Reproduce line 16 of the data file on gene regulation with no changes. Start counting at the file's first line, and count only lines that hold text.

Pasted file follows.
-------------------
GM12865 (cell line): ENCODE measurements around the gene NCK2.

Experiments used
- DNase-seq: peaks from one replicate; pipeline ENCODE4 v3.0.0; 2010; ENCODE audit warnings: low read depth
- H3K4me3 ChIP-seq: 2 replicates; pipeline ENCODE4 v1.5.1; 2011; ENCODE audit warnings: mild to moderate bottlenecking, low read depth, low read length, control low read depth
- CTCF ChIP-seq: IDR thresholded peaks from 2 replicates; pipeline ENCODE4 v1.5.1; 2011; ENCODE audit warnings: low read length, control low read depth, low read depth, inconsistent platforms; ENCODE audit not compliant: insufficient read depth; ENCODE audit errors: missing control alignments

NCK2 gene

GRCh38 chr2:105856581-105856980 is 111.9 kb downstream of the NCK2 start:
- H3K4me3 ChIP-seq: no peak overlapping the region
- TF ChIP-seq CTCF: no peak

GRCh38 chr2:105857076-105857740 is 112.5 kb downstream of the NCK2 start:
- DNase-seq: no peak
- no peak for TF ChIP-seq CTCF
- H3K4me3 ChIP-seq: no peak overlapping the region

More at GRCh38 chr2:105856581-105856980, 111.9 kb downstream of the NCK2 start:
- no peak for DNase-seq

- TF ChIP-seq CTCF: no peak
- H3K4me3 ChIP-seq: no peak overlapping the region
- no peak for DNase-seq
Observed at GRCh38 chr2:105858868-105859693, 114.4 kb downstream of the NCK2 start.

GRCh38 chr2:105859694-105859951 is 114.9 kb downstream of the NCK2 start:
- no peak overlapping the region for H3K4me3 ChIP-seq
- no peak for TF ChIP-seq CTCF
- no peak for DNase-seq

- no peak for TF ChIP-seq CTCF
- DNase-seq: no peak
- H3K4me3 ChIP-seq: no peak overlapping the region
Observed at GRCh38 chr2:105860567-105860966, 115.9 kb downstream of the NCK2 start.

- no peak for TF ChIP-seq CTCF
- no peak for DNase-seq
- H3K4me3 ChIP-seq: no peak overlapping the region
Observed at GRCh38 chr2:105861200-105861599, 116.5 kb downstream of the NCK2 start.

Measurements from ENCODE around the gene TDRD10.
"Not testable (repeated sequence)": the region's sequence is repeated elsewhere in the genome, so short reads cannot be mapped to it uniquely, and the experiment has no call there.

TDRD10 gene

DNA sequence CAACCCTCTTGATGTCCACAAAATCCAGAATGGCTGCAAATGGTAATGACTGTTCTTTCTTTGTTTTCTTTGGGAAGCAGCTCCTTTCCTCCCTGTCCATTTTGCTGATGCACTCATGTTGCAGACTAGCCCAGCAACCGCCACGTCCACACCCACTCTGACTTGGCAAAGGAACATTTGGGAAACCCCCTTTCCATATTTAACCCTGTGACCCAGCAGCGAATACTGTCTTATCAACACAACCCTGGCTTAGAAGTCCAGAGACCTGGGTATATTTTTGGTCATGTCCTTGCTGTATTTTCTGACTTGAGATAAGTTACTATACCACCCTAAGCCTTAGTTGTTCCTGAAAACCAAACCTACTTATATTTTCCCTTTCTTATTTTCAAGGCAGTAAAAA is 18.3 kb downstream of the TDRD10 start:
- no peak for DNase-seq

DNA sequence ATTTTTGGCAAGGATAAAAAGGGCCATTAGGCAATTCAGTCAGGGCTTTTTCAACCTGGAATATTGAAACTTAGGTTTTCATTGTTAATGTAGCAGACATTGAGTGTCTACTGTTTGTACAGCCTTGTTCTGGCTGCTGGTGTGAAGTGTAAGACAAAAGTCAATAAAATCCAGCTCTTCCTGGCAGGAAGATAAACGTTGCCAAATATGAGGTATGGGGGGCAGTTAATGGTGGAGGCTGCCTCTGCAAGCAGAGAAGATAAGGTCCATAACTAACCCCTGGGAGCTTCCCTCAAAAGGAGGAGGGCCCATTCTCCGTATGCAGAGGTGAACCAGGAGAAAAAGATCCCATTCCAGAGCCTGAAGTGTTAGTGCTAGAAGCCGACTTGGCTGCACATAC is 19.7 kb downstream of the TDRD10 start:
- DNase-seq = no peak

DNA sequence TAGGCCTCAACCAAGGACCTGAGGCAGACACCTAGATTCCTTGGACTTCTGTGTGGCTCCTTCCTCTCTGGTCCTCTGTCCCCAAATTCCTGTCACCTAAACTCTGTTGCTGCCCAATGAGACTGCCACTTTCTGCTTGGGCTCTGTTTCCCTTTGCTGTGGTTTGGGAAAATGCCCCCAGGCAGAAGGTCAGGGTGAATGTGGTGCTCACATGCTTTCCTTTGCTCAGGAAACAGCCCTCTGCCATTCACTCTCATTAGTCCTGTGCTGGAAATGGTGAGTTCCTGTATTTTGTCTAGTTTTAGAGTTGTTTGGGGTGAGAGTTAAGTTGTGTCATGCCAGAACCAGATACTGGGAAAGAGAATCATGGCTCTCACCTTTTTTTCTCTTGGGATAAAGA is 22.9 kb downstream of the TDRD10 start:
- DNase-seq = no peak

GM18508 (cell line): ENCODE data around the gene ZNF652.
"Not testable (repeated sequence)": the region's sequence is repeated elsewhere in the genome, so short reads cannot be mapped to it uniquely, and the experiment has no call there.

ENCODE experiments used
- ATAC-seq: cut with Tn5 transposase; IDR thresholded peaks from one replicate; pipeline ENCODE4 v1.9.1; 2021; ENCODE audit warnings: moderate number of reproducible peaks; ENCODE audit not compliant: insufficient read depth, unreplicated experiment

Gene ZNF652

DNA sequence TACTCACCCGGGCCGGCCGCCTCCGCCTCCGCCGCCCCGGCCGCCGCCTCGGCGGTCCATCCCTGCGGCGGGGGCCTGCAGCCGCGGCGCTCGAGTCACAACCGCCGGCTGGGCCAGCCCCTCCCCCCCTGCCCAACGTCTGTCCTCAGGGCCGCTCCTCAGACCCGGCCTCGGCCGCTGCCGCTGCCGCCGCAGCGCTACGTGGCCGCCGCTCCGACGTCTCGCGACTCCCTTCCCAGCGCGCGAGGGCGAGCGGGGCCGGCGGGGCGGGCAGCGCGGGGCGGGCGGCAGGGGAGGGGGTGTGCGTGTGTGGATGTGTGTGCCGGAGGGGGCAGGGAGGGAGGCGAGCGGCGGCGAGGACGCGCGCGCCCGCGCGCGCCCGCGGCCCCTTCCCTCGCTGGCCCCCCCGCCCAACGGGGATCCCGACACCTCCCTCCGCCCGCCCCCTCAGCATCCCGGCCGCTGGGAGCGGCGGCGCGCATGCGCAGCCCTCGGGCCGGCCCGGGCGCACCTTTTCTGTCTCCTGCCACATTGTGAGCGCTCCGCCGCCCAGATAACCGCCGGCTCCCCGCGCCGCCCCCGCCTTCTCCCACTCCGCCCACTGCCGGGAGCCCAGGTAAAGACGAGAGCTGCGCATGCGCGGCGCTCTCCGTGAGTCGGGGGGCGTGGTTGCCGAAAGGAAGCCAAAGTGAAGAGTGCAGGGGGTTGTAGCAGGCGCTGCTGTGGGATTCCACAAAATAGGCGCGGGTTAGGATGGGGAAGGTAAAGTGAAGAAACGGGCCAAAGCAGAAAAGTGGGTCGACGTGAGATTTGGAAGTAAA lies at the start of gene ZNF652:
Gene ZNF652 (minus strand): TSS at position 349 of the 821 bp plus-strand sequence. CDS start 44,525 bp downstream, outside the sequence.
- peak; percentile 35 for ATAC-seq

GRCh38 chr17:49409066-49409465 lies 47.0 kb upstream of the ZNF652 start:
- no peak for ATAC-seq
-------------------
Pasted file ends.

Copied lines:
- TF ChIP-seq CTCF: no peak